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By AFP reporters
Hundreds of people took to the streets in Shanghai and Beijing on Sunday to protest against China’s zero-Covid policy in a rare outpouring of public anger against the state. breaking news
China’s hardline virus strategy is stoking public frustration, with many growing weary of snap lockdowns, lengthy quarantines and mass testing campaigns.
A deadly fire on Thursday in Urumqi, the capital of northwest China’s Xinjiang region, has become a fresh catalyst for public anger, with many blaming lengthy Covid lockdowns for hampering rescue efforts. Authorities deny the claims.
On Sunday night, police clashed with groups of protestors in central Shanghai, an AFP reporter saw, as officers tried to move people away from the site of an earlier demonstration.
A crowd had gathered on Wulumuqi street — named after the Mandarin for Urumqi — earlier in the day, with video showing protesters chanting “Xi Jinping, step down! CCP, step down!” The video was widely shared on social media and geolocated by AFP.
Police dispersed the demonstrators by morning but in the afternoon, hundreds gathered in the same area to hold what appeared to be a silent protest, an eyewitness told AFP.
Demonstrators holding blank pieces of paper symbolising censorship and white flowers stood silently at several intersections, the person said under condition of anonymity.
Social media videos from the area that appeared to be taken in the late afternoon showed the crowd chanting.
Footage from several different angles showed a man holding a bouquet of yellow flowers being dragged into a police car at one intersection as onlookers shouted.
By evening, dozens of policemen in yellow high-vis jackets formed a thick line, cordoning off the streets where the protests had taken place.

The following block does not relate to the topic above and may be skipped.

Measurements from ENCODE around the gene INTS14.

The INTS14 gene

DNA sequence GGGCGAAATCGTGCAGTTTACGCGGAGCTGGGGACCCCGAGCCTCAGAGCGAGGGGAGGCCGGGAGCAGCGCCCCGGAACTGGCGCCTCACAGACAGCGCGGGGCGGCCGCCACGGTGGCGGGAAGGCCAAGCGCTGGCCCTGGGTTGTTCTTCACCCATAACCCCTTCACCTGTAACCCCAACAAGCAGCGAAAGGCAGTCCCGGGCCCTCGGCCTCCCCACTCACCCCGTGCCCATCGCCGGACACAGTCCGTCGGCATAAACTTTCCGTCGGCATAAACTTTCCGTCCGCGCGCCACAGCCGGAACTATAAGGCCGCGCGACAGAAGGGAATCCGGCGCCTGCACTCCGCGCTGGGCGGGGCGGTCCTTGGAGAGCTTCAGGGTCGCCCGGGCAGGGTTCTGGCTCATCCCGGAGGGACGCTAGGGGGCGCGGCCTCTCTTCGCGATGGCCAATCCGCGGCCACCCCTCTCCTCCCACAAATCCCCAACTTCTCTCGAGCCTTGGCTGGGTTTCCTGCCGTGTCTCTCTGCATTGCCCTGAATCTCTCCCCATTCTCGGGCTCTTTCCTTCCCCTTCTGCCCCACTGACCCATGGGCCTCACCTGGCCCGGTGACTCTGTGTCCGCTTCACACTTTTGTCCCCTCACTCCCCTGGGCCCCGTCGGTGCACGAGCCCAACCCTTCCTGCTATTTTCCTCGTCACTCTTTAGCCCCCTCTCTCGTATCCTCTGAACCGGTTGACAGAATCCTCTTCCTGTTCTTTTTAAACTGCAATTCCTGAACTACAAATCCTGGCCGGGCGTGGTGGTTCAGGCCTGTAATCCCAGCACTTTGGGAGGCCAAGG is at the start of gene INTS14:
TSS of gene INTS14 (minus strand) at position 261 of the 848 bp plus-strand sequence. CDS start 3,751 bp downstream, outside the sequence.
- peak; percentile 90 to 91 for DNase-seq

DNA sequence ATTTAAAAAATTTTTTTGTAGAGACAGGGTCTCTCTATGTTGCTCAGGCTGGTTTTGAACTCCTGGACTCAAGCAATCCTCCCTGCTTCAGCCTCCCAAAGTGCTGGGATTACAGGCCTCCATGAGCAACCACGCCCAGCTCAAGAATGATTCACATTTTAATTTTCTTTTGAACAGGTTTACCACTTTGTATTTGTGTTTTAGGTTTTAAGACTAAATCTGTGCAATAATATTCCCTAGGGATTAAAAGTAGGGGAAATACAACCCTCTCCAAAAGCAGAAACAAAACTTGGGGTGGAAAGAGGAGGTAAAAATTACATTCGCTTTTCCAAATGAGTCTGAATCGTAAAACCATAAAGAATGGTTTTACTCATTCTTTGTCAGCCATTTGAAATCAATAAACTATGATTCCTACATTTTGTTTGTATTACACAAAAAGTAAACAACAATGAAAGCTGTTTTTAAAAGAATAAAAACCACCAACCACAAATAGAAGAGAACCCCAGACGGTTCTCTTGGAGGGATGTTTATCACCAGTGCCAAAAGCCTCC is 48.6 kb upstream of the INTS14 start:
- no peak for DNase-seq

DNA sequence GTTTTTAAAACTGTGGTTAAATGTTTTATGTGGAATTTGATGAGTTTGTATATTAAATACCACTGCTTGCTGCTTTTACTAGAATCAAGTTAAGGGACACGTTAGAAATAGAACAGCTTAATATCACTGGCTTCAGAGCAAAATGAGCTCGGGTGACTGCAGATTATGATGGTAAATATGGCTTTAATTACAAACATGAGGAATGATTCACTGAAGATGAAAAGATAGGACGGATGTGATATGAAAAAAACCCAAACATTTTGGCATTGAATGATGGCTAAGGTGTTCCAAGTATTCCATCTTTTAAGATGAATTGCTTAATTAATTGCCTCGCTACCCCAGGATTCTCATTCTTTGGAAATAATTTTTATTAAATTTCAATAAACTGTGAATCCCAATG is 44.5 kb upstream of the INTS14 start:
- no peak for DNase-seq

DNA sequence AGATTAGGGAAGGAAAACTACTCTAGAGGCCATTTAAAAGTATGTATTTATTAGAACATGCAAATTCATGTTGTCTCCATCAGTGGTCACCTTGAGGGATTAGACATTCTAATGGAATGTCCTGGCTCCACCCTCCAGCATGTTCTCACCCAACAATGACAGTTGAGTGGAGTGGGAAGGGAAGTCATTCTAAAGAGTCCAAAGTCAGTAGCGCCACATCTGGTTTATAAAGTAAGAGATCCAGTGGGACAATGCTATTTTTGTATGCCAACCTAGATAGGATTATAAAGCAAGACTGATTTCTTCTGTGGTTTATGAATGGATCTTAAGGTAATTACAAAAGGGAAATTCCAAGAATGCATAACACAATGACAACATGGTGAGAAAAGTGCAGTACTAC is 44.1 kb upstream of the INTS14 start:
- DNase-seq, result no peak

Their colleagues asked people to leave the area, but some still milled around, and AFP saw multiple people arrested.
More officers subsequently arrived.
A live stream on Instagram showed a wall of policemen closing in on a group of people from both sides of the street, forcing them to the pavements.
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A foreigner who wished to remain anonymous told AFP he had seen a standoff as police directed a crowd away from Wulumuqi street.
“The police appeared to be looking for individuals suspected of leading the protests,” he said.
“The atmosphere was very tense, but there was also excitement and energy… Protestors directed their anger at the police and the party, using the ‘step down!’ refrain of the last few days.”
On Sunday night a protest was taking place in central Beijing, an AFP reporter at the scene said.
Earlier in the day, hundreds also rallied at Beijing’s elite Tsinghua University to protest against lockdowns, one witness who wished to remain anonymous told AFP.
“At 11:30 am students started holding up signs at the entrance of the canteen, then more and more people joined,” they said, estimating there were 200-300 people present, some holding blank bits of paper.
Participants sang the national anthem and “the Internationale” — a standard of the international communist movement — and chanted “freedom will prevail” and “no to lockdowns, we want freedom”, they said.